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Obama Administration Gives Fannie Mae And Freddie Mac Blank Check – Part II

The Obama Administration’s move on Christmas Eve to extend the borrowing power of Fannie Mae and Freddie Mac has gone largely unnoticed in the holiday aftermath as concerns about recent terrorist attempts and commercial airplane security dominated the airwaves. But with a sluggish economy that has yet to begin expanding again, and a secondary mortgage market struggling to maintain liquidity, this action by the White House could have far reaching consequences in 2010.   

What questions should we be asking?

Between Fannie Mae and Freddie Mac, the agencies have deployed approximately 111 billion of the 400 billion set aside originally as mortgage market bailout funds, but their combined efforts, while easing market liquidity concerns, have done little to assuage the crippling effects of a stagnant real estate market where property values have plummeted.

Yesterday, we took a look at the origins of Fannie Mae and Freddie Mac and broadly described how big a role they play in the residential mortgage markets. Today, we will take a look at an excerpt from the actual announcement by the Treasury Department on December 24 in order to assess the possible avenues the White House intends to pursue in the coming months to combat the mortgage crisis.

At the time the Federal Housing Finance Agency (FHFA) placed Fannie Mae and Freddie Mac into conservatorship in September 2008, Treasury established Preferred Stock Purchase Agreements (PSPAs) to ensure that each firm maintained a positive net worth. Treasury is now amending the PSPAs to allow the cap on Treasury’s funding commitment under these agreements to increase as necessary to accommodate any cumulative reduction in net worth over the next three years. At the conclusion of the three year period, the remaining commitment will then be fully available to be drawn per the terms of the agreements.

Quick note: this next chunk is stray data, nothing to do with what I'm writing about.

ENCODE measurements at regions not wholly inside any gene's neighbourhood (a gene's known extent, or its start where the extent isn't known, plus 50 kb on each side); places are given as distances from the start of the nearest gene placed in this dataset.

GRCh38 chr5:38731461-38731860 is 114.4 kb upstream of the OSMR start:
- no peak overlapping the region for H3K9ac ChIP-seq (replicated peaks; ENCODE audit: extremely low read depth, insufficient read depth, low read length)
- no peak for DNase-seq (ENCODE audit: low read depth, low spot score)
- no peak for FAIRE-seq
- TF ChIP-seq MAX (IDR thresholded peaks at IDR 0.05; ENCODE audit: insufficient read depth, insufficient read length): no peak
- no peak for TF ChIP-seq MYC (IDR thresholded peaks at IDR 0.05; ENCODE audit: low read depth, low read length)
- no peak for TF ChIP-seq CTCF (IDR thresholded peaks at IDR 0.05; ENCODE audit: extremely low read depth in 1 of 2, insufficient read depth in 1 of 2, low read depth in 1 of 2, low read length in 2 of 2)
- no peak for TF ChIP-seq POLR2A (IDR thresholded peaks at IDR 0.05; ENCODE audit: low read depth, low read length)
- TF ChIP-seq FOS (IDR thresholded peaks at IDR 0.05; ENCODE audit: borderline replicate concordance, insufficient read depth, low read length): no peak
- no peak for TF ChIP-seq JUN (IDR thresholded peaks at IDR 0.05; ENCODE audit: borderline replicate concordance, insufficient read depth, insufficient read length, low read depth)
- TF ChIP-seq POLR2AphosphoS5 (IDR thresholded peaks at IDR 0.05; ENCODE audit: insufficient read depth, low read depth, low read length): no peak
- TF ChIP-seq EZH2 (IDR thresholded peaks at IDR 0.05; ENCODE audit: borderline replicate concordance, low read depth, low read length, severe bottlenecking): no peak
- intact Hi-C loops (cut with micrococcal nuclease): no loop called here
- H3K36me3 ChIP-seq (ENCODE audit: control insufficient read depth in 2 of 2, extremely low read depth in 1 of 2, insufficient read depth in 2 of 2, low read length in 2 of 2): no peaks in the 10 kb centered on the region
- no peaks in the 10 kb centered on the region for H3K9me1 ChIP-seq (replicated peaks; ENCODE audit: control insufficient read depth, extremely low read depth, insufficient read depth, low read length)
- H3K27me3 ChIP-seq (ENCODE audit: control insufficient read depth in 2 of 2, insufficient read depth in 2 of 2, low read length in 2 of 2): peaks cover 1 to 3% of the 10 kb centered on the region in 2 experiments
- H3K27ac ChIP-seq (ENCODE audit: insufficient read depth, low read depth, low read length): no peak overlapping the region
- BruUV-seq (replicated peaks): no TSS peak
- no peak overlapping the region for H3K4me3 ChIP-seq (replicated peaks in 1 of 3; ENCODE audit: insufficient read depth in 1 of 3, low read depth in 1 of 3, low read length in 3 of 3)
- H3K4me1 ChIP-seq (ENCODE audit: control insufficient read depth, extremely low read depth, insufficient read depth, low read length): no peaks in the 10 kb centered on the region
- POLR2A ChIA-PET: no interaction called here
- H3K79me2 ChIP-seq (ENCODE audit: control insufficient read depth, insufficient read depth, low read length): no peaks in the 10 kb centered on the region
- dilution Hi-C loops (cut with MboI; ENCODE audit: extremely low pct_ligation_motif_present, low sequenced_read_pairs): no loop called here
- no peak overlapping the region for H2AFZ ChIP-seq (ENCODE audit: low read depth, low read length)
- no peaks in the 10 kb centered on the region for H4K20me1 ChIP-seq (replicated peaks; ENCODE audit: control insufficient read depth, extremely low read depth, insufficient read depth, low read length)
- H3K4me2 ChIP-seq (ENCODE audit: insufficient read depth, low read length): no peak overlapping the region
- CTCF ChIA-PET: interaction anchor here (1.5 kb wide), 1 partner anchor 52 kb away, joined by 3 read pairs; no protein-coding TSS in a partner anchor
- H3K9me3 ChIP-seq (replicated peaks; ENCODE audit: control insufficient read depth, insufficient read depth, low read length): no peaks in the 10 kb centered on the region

Treasury Department Press Release — December 24, 2009

Some market experts and economists predicted last year that 400 billion dollars in bailout funds for Fannie Mae and Freddie Mac would not be enough. Last week’s amendment by Treasury seems to confirm what many outside of government have long suspected – that there will be no quick or inexpensive solution to the nation’s mortgage woes.  

One of the areas in which the Obama administration has not been able to make much progress during the current mortgage crisis has been convincing mortgage lenders to aggressively offer some sort of financial relief for their borrowers who are in danger of default. A mass reduction in the value of mortgage liens would adversely impact the balance sheets of the nation’s major banks, especially those like Wells Fargo, BankAmerica and Citibank, companies who hold a substantial amount of their assets in the form of residential mortgage loans.

Could the Christmas Eve action by the White House be a precursor of a more ambitious loan modification program that reduces principal balances closer to actual market values in the nation’s hardest hit markets? A significant decrease in mortgage payments for a large number of borrowers might cause investors, both foreign and domestic, to lessen the amount of U.S. mortgage paper in their portfolios.

Will the president and his advisors consider buying a considerable amount of loans in danger of default in order to reduce borrower’s monthly payments? Given the short history of the Obama administration, it is unlikely, but not impossible, that this maneuver will result in any dramatic rescue effort for individual homeowners who are financially strapped.

The Treasury Department plans to issue a preliminary report around the time the Obama administration’s budget is released in early February. Until then, the marketplace will continue to speculate on the direction the White House intends to take with the enormous expansion of buying power now vested in Fannie Mae and Freddie Mac.


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